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June 09, 2004
array assignment overloading change to opIndexAssign()
I'm going to change this to use opIndexAssign() rather than opIndex(); the
latter will now only be used as array rvalues. This is necessary to support
multi-index arrays. So, replace:

   T opIndex(int index, V value) { ... }

with:

   T opIndexAssign(V value, int index) { ... }

In fact, at the moment you can write both functions, use the same function
body, and have a smooth integration with the next DMD.
June 09, 2004
Re: array assignment overloading change to opIndexAssign()
Walter wrote:

>I'm going to change this to use opIndexAssign() rather than opIndex(); the
>latter will now only be used as array rvalues. This is necessary to support
>multi-index arrays. So, replace:
>
>    T opIndex(int index, V value) { ... }
>
>with:
>
>    T opIndexAssign(V value, int index) { ... }
>
>In fact, at the moment you can write both functions, use the same function
>body, and have a smooth integration with the next DMD.
>  
>
Why not have opIndex cause an error message for a few versions of dmd?

-- 
-Anderson: http://badmama.com.au/~anderson/
June 09, 2004
Re: array assignment overloading change to opIndexAssign()
"J Anderson" <REMOVEanderson@badmama.com.au> wrote in message
news:ca81fl$rs6$1@digitaldaemon.com...
> Walter wrote:
>
> >I'm going to change this to use opIndexAssign() rather than opIndex();
the
> >latter will now only be used as array rvalues. This is necessary to
support
> >multi-index arrays. So, replace:
> >
> >    T opIndex(int index, V value) { ... }
> >
> >with:
> >
> >    T opIndexAssign(V value, int index) { ... }
> >
> >In fact, at the moment you can write both functions, use the same
function
> >body, and have a smooth integration with the next DMD.
> >
> >
> Why not have opIndex cause an error message for a few versions of dmd?

I'll do that if possible. In the meantime, this is just a heads-up.
June 10, 2004
Re: array assignment overloading change to opIndexAssign()
Walter wrote:
> I'm going to change this to use opIndexAssign() rather than opIndex(); the
> latter will now only be used as array rvalues. This is necessary to support
> multi-index arrays. So, replace:
> 
>     T opIndex(int index, V value) { ... }
> 
> with:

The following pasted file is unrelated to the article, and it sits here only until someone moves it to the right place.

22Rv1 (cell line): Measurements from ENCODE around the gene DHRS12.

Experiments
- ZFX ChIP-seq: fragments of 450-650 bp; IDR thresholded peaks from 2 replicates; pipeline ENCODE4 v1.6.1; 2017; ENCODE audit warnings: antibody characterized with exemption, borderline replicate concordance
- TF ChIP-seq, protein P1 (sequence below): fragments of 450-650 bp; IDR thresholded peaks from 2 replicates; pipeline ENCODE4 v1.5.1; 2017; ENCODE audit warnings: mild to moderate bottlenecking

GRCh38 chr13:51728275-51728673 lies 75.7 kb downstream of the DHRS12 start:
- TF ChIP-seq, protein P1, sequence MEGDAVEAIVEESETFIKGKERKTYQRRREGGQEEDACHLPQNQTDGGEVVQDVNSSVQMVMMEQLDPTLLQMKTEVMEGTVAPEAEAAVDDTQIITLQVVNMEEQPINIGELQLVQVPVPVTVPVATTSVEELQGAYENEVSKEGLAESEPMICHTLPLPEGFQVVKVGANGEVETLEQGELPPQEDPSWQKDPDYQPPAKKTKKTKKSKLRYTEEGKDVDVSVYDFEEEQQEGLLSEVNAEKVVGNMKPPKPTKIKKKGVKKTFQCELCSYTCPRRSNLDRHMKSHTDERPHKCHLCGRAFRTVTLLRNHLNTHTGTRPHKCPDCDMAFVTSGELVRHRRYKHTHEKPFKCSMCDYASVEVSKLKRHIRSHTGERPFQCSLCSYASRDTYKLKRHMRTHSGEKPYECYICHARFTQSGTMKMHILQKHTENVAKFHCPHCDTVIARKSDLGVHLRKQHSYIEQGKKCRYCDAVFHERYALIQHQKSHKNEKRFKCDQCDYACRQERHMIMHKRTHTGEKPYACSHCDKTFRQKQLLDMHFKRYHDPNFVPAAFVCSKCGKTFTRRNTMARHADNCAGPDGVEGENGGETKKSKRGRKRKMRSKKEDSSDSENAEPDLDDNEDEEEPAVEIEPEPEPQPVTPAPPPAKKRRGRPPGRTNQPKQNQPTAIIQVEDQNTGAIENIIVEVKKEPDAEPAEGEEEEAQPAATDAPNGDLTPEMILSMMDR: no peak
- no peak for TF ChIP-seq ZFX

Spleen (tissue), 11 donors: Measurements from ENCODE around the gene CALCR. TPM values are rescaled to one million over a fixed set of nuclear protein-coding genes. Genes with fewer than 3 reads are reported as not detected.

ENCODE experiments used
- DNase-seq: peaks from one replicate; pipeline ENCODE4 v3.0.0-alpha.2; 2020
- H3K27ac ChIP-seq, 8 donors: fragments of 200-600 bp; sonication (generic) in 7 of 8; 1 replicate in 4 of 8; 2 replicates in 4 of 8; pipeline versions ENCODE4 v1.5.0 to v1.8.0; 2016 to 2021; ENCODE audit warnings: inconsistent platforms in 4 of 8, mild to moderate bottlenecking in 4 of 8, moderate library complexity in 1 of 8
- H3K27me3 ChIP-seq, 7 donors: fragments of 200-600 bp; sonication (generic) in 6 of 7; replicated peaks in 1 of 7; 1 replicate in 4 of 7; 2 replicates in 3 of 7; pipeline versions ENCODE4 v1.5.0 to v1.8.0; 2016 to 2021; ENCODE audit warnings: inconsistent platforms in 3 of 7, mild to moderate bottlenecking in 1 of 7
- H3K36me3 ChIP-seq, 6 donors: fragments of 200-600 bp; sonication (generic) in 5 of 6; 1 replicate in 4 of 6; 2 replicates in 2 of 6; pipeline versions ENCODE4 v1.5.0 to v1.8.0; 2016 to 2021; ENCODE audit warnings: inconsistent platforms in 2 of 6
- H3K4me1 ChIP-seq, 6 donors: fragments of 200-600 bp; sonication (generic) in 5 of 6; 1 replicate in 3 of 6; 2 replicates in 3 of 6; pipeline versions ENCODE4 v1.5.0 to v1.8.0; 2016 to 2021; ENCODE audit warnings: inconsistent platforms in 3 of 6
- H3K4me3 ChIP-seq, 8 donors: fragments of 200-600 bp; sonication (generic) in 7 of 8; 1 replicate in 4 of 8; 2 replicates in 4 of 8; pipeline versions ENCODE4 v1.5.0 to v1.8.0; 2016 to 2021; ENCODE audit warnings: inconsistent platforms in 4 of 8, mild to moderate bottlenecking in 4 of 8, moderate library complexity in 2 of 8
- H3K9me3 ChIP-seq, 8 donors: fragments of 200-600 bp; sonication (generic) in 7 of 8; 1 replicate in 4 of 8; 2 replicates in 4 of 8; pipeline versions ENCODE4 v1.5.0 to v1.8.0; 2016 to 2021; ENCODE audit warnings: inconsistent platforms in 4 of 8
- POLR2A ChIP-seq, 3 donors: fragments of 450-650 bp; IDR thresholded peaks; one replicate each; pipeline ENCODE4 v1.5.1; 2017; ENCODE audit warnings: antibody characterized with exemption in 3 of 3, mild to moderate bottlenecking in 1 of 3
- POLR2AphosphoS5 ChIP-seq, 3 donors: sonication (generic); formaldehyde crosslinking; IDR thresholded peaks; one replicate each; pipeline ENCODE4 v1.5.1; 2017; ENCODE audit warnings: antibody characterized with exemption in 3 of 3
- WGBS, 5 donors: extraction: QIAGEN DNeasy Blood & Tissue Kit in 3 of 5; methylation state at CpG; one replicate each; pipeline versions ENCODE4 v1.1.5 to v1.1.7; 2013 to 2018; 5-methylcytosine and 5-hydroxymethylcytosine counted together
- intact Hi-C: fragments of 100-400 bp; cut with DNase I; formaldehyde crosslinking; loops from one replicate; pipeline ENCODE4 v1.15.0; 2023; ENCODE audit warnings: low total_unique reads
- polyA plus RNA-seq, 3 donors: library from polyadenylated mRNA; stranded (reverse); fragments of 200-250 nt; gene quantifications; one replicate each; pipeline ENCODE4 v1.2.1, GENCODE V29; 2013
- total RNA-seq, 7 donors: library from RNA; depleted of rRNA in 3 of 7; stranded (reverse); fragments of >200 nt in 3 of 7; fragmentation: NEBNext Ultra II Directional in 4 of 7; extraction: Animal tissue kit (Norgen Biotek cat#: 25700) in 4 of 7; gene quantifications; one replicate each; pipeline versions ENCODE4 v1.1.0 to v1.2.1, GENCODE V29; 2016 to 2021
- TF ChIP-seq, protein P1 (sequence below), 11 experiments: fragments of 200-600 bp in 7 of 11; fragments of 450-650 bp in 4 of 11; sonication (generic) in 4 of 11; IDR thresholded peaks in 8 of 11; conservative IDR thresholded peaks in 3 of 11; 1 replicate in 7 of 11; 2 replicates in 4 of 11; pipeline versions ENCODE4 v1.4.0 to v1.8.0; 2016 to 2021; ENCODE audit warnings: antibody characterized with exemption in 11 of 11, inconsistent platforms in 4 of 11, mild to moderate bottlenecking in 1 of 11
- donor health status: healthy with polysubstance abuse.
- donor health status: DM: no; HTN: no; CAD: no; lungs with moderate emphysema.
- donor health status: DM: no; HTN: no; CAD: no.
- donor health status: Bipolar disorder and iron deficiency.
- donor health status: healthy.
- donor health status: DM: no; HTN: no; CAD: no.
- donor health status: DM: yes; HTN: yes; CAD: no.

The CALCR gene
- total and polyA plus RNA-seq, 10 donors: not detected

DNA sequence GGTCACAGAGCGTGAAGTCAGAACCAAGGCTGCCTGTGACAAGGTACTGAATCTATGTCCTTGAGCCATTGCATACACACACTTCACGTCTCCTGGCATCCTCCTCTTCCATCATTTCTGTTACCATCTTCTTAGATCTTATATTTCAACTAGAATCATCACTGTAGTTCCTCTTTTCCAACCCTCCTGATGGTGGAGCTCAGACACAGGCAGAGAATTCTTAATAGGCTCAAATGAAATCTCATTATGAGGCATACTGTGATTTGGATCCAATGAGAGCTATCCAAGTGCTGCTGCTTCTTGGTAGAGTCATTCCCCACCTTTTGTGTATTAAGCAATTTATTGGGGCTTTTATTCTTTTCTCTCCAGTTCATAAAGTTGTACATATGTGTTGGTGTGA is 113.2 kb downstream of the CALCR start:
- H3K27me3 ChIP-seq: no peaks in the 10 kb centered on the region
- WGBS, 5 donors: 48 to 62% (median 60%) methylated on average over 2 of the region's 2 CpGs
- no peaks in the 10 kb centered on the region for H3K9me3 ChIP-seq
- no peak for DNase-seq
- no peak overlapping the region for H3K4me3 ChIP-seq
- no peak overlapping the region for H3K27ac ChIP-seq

> 
>     T opIndexAssign(V value, int index) { ... }

Why swap the arguments over?  To confuse people?  Or does it somehow 
simplify the extension to multi-indexes?

> In fact, at the moment you can write both functions, use the same function
> body, and have a smooth integration with the next DMD.

Or make one call the other.

Is there going to be an opSliceAssign as well?

Stewart.

-- 
My e-mail is valid but not my primary mailbox, aside from its being the 
unfortunate victim of intensive mail-bombing at the moment.  Please keep 
replies on the 'group where everyone may benefit.
June 10, 2004
Re: array assignment overloading change to opIndexAssign()
In article <ca9q2r$gfg$1@digitaldaemon.com>, Stewart Gordon says...
>
>Walter wrote:
>> I'm going to change this to use opIndexAssign() rather than opIndex(); the
>> latter will now only be used as array rvalues. This is necessary to support
>> multi-index arrays. So, replace:
>> 
>>     T opIndex(int index, V value) { ... }
>> 
>> with:
>> 
>>     T opIndexAssign(V value, int index) { ... }
>
>Why swap the arguments over?  To confuse people?  Or does it somehow 
>simplify the extension to multi-indexes?

T opIndexAssign(V value, int index1, int index2, int index3, ...) {}

:)  Sean
June 11, 2004
Re: array assignment overloading change to opIndexAssign()
"Sean Kelly" <sean@f4.ca> wrote in message
news:ca9ulq$o30$1@digitaldaemon.com...
> In article <ca9q2r$gfg$1@digitaldaemon.com>, Stewart Gordon says...
> >
> >Walter wrote:
> >> I'm going to change this to use opIndexAssign() rather than opIndex();
the
> >> latter will now only be used as array rvalues. This is necessary to
support
> >> multi-index arrays. So, replace:
> >>
> >>     T opIndex(int index, V value) { ... }
> >>
> >> with:
> >>
> >>     T opIndexAssign(V value, int index) { ... }
> >
> >Why swap the arguments over?  To confuse people?  Or does it somehow